You need a critique group.
Critique groups for writers are one of the best things you can use to improve your own writing.
A good critique group should:
1. Be a safe place for all levels of writers.
2. Give constructive feedback.
3. Have a stated process for critiquing.
4. Meet regularly and encourage regular attendance from participants.
When feedback is vague and opinion-based, the poor writer receiving the feedback is clueless as to how to incorporate the feedback. When questions arise from readers who have read the critique piece in a rush and haven’t bothered to read a second time often waste time with unnecessary questions.
There are many ways groups can go wrong. Those listed above are just some of them.
It wasn’t until I discovered a format, given to me in my final year at the University of Washington, that I had framework for a literary critique. This framework forms the critical core of my own critique group and has helped all of our members immensely.
State the Meaning-
Open every critique session with affirmations. Readers tell the writer what they read and liked, what worked, what was especially strong or profound. Readers note any themes they saw in the story, anything that reached out and grabbed them. No matter how rough a draft, there is always something to affirm the writer, who is currently baring his/her artistic soul by allowing this group critique. Gentleness is always important and key here.
The Writer Asks-
Before any opinions or questions get lobbed into the air, the writer gets to ask the readers questions. This is where the writer might say, “Regarding character X’s motives, were they clear enough in this scene?” or “I’m trying to communicate Idea Y. Did it come through at the end of the story?” This lets the readers know more about what the writer was trying to get at, and the group can zero in on weak spots that the writer has already identified as a place he/she would like to work.
The Readers Ask Neutral Questions-
I’ve heard negative opinions offered under the very thin veil of a question, but always implying that there is something wrong in the writing itself. This usually puts the writer on the defensive and will jeopardize the fruitfulness of the session.
The way to ask about something that didn’t work is NOT: “This scene was way too long. I’d suggest editing out all the unnecessary dialogue.”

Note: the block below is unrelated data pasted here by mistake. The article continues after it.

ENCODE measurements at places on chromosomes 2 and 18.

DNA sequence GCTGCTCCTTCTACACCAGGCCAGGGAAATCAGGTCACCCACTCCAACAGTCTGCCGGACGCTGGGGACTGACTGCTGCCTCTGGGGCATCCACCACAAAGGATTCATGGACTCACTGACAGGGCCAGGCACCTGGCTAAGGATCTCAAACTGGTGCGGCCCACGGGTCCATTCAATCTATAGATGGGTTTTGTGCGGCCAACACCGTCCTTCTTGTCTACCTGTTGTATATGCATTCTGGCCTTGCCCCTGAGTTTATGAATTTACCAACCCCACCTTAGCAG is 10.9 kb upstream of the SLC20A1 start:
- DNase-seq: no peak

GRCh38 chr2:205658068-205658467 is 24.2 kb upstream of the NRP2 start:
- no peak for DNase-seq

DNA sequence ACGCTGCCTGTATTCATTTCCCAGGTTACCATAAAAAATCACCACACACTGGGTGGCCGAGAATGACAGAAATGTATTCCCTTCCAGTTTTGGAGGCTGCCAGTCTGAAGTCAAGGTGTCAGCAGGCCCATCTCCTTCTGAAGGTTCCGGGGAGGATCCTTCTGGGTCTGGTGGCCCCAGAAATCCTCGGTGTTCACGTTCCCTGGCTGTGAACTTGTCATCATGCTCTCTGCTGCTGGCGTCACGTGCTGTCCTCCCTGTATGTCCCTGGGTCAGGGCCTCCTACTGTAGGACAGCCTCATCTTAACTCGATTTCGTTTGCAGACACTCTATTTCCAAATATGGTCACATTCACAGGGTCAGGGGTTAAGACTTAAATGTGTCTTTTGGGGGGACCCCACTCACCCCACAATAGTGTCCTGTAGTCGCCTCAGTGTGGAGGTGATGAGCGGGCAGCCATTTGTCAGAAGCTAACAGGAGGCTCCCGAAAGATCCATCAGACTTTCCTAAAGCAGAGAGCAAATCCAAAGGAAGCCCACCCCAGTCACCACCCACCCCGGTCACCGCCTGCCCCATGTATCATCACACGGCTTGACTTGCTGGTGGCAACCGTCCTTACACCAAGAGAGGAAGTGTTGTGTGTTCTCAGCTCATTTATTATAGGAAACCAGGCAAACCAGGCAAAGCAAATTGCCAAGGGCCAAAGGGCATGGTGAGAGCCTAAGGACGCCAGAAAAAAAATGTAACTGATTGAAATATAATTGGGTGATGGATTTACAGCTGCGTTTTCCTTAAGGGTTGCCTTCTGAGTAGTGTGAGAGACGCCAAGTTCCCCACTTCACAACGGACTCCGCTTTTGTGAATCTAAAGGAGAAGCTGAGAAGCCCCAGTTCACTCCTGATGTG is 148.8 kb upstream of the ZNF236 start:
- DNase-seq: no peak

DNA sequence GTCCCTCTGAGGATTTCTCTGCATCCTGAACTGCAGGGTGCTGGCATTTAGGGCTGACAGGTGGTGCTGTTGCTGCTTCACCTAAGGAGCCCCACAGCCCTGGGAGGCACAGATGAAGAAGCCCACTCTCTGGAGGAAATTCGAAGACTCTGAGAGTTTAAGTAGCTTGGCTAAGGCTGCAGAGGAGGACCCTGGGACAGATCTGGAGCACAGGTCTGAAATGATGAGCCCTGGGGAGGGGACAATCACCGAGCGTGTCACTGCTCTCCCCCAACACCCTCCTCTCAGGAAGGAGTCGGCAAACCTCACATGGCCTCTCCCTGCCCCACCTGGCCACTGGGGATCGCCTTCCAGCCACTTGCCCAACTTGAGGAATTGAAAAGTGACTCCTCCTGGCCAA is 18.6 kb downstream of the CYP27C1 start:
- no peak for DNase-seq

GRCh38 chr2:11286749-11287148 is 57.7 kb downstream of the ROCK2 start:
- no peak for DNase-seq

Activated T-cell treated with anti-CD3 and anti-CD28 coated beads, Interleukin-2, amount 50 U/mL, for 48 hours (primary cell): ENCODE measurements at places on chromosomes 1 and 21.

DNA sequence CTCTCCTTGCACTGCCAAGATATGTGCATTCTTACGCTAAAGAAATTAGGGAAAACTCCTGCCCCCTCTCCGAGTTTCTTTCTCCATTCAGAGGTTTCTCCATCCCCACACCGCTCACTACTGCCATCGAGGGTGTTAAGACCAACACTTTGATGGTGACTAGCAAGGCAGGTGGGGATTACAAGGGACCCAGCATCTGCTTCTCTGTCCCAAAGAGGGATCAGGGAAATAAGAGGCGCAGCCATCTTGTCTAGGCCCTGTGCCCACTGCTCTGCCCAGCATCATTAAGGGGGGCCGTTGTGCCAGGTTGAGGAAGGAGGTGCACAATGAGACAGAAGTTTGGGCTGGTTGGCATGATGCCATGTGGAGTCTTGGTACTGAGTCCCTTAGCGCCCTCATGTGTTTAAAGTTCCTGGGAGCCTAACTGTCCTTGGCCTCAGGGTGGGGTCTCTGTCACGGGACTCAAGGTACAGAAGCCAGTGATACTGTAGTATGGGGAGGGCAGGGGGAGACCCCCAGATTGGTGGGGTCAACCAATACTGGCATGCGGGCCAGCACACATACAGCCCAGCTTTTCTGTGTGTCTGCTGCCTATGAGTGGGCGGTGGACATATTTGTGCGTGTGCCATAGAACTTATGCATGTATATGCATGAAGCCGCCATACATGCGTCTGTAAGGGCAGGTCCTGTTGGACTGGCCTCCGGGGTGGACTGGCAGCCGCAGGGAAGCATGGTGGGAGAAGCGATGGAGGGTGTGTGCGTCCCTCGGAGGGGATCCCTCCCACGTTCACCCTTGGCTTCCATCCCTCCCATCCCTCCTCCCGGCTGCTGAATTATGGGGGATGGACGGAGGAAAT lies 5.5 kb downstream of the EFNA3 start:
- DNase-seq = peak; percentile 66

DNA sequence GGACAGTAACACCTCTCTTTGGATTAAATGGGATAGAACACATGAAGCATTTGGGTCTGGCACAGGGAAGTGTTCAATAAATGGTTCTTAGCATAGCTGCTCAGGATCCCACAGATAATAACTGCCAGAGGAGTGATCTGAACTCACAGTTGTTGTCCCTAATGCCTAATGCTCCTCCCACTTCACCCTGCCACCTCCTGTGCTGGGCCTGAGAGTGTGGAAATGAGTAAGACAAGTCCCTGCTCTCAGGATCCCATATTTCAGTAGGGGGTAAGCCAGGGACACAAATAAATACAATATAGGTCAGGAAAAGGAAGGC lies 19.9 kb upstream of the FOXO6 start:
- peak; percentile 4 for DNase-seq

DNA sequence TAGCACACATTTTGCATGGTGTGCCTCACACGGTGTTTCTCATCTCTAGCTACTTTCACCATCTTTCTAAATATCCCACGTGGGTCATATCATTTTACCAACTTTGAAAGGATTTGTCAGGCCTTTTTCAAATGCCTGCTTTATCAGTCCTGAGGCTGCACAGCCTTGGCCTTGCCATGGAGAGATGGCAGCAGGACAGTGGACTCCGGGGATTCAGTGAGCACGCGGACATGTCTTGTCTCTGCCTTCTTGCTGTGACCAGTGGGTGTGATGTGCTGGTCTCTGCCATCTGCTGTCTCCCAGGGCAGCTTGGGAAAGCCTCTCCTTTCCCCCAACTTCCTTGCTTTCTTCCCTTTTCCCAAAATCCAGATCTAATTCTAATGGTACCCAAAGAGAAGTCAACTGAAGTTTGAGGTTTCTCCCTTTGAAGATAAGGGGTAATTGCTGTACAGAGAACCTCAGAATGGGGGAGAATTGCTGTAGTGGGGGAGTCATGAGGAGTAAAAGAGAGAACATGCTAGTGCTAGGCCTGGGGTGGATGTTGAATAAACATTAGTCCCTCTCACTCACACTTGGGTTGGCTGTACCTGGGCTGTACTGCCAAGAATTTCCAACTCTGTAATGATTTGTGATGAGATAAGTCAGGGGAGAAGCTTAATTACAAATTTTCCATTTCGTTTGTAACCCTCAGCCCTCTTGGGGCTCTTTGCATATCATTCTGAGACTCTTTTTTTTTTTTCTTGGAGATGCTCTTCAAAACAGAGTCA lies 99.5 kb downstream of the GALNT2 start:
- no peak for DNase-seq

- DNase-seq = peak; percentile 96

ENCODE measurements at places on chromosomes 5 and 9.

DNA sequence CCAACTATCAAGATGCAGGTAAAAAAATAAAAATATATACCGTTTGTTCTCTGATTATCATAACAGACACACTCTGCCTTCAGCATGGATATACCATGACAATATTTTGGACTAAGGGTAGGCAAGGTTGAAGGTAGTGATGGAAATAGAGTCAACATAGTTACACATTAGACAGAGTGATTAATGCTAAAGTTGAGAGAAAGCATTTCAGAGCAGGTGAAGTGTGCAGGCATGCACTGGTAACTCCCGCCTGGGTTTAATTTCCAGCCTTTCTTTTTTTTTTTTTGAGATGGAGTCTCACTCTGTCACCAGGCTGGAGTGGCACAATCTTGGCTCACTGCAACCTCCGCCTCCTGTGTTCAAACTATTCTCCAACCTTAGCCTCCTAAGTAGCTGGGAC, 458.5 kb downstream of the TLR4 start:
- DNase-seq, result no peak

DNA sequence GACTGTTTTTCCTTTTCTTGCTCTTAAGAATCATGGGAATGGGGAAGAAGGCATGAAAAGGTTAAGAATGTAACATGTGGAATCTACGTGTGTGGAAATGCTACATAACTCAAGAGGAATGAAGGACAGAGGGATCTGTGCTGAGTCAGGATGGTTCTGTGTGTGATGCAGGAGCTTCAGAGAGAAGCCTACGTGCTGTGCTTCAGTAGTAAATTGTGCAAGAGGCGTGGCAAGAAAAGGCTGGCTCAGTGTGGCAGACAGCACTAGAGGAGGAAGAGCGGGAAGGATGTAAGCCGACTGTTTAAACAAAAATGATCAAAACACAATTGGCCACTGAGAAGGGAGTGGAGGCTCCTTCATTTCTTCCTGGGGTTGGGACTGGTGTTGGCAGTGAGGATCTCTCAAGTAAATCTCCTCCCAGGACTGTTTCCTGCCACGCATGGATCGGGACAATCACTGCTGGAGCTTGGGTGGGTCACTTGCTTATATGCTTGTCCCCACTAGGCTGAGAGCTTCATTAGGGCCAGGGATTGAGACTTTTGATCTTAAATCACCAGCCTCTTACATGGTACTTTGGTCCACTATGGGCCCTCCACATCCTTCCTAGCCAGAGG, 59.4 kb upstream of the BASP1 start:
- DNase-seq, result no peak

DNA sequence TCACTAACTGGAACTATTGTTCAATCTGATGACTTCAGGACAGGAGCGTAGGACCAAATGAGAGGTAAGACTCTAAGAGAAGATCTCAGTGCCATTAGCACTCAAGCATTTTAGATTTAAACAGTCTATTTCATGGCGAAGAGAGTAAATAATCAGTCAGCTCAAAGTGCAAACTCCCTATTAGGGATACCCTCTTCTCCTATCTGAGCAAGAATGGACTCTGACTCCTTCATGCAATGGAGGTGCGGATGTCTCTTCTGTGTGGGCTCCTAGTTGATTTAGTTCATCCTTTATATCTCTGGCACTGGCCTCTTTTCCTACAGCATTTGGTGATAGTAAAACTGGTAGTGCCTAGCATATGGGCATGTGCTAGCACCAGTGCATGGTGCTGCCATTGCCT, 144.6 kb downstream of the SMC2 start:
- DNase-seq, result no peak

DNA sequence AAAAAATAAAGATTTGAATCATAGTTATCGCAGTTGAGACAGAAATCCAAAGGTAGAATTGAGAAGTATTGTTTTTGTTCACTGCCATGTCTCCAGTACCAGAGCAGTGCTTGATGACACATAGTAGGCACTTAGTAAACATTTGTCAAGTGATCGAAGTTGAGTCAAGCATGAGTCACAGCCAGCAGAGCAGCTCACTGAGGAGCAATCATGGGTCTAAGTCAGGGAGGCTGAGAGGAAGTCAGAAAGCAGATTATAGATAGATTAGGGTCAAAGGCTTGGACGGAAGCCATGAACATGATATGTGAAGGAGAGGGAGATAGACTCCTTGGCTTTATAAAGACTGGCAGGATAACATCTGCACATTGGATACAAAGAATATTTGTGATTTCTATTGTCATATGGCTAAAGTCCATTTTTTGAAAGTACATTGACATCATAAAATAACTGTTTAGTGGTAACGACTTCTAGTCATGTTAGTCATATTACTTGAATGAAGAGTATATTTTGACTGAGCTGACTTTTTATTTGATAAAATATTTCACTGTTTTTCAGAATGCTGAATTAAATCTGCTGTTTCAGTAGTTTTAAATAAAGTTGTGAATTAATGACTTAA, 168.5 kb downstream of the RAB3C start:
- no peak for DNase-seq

When asking a neutral question about this same twenty-page scene, you might say, “Why did you choose to have your two characters discussing the weather and their breakfast here? Are these things going to come up later in the story?”
Neutral phrasing allows the writer to explain something that has perhaps not been fully developed, giving readers and writer an opportunity to collaborate and brainstorm ideas for a better piece of writing. When a writer understands why something isn’t working, this is far better than just being told it doesn’t work.
This is when the readers ask permission to share an opinion, no longer phrased neutrally. Incidentally, an opinion offered at this stage in the critique is often well-received by the writer, in contrast to one offered near the beginning.
Opinions can be anything from “I didn’t get a strong sense of setting in this story. Adding more details on the rooms in the house would be good” to “I have an idea for how to bring this character’s inner monologue to the surface. Would you like to hear it?”
It’s best to have the readers ask if they can offer an opinion about a topic that the writer gets to then decide if he/she wants to talk about. The writer always has a choice to say “no.” This keeps the writer in control (rather than at the mercy) of the critique.
If the writer has plenty to work with, he/she can choose to thank the readers and decline hearing the opinion. I’ve yet to see anyone reject hearing an opinion, but I like to keep it out there as an option.
Do you have questions about forming your own group? Are you in a group with questions about how to incorporate some of these details? Do you have something your group has done that you’d like to share?
Let’s hear ’em!